It is a chilly morning. Dampness hangs heavy in the air and clouds sit overhead as people gather in Etienne Brule Park waiting for a Hurricane. Ok... maybe not a "real hurricane" - not today... but we're meeting to remember Hurricane Hazel and the effect she had 57 years ago on the Humber.
There are events in our history which have the power to change the way we live. These remind us how important our environment is, and that we should do better to respect nature. They can be small and beautiful, like the moment you start to notice a particular tree that brings songbirds to your yard on a Sunday afternoon. Or they can be devastating and massive, like the infestation of the emerald ash borer, a tiny insect that is reshaping our streets and parks...
Last week I led our first tree tour in York Region as we explored naturalized areas and parkland in beautiful and historic Unionville. The day began with a downpour of icy cold rain but we managed to stay dry, albeit very chilled, during the afternoon tour. I am thankful for those who came out to learn about trees and the very important role our urban forest plays in our everyday lives.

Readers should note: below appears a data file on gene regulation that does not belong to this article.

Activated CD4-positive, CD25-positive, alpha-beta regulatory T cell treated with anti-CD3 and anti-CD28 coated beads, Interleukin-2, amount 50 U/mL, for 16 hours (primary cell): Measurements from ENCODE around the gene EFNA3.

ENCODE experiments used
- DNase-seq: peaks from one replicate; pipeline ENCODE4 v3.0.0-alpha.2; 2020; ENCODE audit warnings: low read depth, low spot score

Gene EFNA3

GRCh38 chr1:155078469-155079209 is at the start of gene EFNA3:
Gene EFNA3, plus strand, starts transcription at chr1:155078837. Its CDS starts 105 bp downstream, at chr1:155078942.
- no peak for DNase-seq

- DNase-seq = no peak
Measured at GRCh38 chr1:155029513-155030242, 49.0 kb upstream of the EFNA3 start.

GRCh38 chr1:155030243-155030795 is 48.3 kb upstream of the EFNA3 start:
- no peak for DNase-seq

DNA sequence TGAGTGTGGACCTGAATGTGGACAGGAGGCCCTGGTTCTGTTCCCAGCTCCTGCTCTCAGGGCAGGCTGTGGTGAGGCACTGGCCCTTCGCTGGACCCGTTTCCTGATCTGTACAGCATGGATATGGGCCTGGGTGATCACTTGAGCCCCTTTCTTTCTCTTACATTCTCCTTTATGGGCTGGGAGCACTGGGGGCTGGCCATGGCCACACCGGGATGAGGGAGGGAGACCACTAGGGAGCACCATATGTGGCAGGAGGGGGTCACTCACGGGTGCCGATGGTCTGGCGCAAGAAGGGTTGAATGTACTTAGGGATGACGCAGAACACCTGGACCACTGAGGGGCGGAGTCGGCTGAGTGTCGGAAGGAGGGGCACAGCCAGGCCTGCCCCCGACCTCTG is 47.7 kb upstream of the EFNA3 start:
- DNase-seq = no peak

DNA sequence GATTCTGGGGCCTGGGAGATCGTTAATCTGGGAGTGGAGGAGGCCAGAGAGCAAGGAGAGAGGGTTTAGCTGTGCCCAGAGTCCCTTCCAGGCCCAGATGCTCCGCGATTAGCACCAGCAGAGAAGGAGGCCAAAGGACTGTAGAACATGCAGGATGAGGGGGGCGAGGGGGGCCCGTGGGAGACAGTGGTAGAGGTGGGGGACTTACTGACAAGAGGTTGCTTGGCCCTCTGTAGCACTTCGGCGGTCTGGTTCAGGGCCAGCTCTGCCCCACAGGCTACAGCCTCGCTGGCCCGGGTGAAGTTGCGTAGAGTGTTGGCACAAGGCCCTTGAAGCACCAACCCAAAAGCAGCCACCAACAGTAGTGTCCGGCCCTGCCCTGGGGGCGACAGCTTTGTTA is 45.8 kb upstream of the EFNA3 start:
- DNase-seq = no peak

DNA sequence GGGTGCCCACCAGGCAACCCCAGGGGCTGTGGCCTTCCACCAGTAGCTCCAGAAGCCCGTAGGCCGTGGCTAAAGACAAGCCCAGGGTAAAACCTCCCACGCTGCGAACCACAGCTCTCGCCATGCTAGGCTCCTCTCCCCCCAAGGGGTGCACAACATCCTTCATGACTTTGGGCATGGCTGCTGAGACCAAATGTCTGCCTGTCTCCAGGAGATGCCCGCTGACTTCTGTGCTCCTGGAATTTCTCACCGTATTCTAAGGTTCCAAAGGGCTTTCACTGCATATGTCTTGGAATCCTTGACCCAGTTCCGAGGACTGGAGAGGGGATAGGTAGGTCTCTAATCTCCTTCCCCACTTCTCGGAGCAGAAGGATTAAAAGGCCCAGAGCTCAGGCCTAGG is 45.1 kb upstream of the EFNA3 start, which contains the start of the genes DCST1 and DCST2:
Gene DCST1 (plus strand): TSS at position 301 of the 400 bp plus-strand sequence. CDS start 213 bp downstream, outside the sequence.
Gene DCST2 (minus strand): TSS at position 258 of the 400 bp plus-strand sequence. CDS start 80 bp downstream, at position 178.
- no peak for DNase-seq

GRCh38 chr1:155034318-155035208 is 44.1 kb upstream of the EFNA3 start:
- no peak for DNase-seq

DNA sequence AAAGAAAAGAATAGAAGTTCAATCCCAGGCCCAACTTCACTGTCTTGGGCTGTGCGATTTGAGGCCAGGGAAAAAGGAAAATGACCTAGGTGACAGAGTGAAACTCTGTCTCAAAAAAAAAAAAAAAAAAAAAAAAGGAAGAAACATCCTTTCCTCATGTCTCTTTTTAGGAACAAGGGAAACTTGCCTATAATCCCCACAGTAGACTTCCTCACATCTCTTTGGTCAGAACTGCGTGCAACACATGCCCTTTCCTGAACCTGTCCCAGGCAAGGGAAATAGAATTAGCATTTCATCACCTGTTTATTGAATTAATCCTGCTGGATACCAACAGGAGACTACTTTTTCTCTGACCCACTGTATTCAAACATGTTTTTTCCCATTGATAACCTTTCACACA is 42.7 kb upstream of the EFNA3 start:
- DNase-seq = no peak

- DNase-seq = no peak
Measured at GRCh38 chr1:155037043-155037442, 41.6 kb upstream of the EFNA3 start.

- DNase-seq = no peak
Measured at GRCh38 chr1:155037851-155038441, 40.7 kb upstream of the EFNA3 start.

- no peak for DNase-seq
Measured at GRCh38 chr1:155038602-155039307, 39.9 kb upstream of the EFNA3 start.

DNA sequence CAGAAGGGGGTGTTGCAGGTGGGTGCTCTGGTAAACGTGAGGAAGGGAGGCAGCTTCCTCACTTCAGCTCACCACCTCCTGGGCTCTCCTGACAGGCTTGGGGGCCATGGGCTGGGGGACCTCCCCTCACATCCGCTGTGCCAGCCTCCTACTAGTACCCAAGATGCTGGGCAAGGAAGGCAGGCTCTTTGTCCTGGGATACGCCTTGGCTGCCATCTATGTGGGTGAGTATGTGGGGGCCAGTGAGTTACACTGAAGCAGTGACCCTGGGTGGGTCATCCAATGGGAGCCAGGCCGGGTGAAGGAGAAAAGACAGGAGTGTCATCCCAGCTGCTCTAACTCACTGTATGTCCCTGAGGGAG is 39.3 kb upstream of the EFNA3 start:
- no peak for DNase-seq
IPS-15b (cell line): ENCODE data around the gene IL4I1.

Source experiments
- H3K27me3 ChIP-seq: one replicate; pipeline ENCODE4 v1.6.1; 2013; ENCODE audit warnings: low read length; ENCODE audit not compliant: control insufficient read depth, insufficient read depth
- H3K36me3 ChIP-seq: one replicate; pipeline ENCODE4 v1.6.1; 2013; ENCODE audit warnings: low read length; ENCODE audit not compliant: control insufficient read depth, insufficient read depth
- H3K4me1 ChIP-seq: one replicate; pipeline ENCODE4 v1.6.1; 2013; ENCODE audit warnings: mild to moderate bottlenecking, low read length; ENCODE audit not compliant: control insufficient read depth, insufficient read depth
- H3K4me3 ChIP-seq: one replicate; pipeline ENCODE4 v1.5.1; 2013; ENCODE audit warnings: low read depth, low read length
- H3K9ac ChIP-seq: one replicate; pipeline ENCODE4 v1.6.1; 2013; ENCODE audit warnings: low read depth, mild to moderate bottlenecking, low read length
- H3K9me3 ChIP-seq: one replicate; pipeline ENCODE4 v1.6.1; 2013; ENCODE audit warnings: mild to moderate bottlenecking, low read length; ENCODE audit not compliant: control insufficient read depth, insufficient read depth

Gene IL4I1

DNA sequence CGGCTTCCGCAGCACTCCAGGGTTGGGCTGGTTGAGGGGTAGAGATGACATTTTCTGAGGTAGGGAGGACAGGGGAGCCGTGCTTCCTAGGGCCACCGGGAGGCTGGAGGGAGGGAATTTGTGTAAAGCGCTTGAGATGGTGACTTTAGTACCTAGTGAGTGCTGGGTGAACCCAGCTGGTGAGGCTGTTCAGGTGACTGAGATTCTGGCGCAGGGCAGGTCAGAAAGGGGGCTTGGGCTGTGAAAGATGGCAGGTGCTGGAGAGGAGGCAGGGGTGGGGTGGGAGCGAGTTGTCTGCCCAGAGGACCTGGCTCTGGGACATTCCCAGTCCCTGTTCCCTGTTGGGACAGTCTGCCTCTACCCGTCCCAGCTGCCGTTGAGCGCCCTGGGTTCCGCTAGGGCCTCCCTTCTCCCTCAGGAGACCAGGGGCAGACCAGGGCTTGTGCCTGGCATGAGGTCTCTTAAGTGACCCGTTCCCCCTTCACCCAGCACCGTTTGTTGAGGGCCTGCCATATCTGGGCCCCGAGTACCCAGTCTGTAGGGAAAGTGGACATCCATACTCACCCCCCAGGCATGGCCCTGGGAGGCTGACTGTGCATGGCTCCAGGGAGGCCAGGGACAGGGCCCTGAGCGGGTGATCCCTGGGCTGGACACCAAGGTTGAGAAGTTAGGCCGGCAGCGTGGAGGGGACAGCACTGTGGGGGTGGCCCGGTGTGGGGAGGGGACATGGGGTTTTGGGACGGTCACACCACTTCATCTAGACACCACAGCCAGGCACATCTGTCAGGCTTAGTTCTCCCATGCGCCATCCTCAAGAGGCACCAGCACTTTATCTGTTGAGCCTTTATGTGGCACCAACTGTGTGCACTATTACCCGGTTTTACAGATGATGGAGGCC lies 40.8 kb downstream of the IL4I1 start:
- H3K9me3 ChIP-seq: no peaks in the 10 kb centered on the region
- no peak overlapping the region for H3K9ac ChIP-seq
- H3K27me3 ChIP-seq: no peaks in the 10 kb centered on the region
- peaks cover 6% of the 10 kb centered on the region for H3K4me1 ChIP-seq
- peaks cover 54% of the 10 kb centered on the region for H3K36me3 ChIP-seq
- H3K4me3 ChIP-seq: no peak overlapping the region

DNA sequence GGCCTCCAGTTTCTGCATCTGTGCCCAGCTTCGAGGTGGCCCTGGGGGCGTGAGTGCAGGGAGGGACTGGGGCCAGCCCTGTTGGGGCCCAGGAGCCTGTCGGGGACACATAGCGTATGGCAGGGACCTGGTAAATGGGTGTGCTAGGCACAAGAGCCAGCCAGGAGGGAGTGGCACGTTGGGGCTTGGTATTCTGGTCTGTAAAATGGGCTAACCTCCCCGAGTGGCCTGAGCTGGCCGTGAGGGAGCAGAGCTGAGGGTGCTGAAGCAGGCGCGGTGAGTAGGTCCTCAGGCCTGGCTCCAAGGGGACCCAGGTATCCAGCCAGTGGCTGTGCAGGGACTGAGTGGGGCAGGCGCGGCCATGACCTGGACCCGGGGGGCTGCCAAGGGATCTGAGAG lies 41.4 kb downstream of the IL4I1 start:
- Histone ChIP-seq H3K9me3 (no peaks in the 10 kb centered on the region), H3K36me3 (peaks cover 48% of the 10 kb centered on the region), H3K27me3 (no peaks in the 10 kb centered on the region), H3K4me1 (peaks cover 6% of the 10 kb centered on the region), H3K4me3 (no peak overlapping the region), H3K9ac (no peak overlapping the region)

This season, LEAF and City of Toronto, Parks, Forestry and Recreation teamed up to provide tours, workshops, plantings, and mulching events at one of Toronto’s least known but most spectacular naturalized spaces – Milne Hollow.
This past Sunday morning I represented LEAF at the Official Opening of Baker's Woods. There to spread the word about our Back Yard Tree Planting Program in Vaughan, I was lucky to have the opportunity to get to check out this exciting and unique environmental and cultural site in the heart of the city.